I don't know that you can make a credible argument that CRS reports are the gold standard of analytical reporting, as is often claimed, when its analysts are denied access to information that historians and public policy types call a treasure trove of data," a former CRS employee said.
Let me see if I understand this. Non-government individuals, foreign nationals, newspapers, and almost anyone in the world with access to the Internet can use this information for their analysis, but policy analysts in the United States cannot. Nothing to see here, move along. The U.S. should not handicap itself this way. [MG]
May 18, 2010
Your Browser Is A Blabbermouth
Your browser knows who you are, and it seems to be quite the tattletale to anyone who cares to listen. The EFF has a project called Panopticlick. It's designed to measure the uniqueness of a browser's fingerprint. Browsers are configurable and customizable. They interact with certain characteristics of the host computer, such as screen resolution, fonts, operating system, and others. All of this information becomes available to someone at the other end of an http request. For those paranoid enough to think that turning off cookies and deleting history will preserve privacy, well, keep drinking that koolaid because it's not true. The detail of configuration is so extensive that it is possible for someone collecting the information to match information from deleted cookies to replacements for those deleted cookies. In essence, even changing the fingerprint doesn't confuse the any tracking because of certain consistencies in other parts of the fingerprint.
These conclusions were generated from a sample at EFF's Panopticlick web site. The study that details the results is here. Visitors to Panopticlick have the opportunity to test their browser and see their browser and machine profile and get a score. I tested the browser I used to research this post and it turns out that out of 920,400 visitors tested so far, my browser fingerprint appears to be unique out of all of them. I see my user agent, HTTP_ACCEPT Headers, Browser Plugin Details (waaay to numerous to list and what appears to be the major part of the fingerprint), Time Zone, Screen Size and Color Depth, System Fonts, whether cookies are available, and results from a limited supercookie test. The lists are staggering. The implications even more so.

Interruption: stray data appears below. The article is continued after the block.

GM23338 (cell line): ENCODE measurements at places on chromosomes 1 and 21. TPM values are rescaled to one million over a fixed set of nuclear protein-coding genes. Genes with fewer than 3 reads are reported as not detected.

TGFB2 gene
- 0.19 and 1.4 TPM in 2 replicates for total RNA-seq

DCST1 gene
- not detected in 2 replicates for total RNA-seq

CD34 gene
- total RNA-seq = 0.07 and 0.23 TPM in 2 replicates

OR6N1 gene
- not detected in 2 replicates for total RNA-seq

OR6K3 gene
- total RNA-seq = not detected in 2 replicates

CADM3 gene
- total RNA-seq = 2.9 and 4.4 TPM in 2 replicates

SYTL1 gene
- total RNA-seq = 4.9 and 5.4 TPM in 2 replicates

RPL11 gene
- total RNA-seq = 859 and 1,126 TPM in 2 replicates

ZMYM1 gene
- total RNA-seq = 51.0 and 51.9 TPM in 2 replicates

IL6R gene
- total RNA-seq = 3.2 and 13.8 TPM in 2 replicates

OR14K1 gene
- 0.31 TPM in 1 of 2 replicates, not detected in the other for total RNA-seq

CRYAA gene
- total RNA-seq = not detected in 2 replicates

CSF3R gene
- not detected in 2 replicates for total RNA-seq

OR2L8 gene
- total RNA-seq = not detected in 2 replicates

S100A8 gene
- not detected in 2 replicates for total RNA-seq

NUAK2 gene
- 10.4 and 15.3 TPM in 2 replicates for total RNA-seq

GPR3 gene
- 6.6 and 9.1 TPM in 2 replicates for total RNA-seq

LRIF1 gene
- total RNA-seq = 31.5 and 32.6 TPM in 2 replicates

I'm not aware of companies that use this information, though I have to believe there are a lot of them. How are the many reports of browser market share or lists of unique visitors for the largest sites on the web compiled? Does Google use these metrics? I would guess that they do, along with Microsoft, Yahoo, AOL, and any large site trying to monetize its visitor population. Keep in mind that with this kind of information and the information we willingly supply sites when we buy something or pay a bill (with our browser), we are clearly identifiable as we move on to other sites where we think we are private.
Will politicians track their web site visitors and construct messages that cater to their supporters? And what about the government? Does the NSA track alleged terrorists with any of these methods? Somehow I can't picture Jack Bauer with a laptop. I can, however, picture Vice Admiral John Poindexter peering at a screen while rubbing his hands with glee. Total information awareness anyone? And while we're on the subject of governments, I can see repressive governments following dissidents on the web with methods built on this tracking information. Maybe Facebook is right, that we all should just live transparent lives if we plan to live on the web. It's not as if the choice will be completely in our control. [MG]
January 22, 2010
How Dumb (or Smart) Is Your State?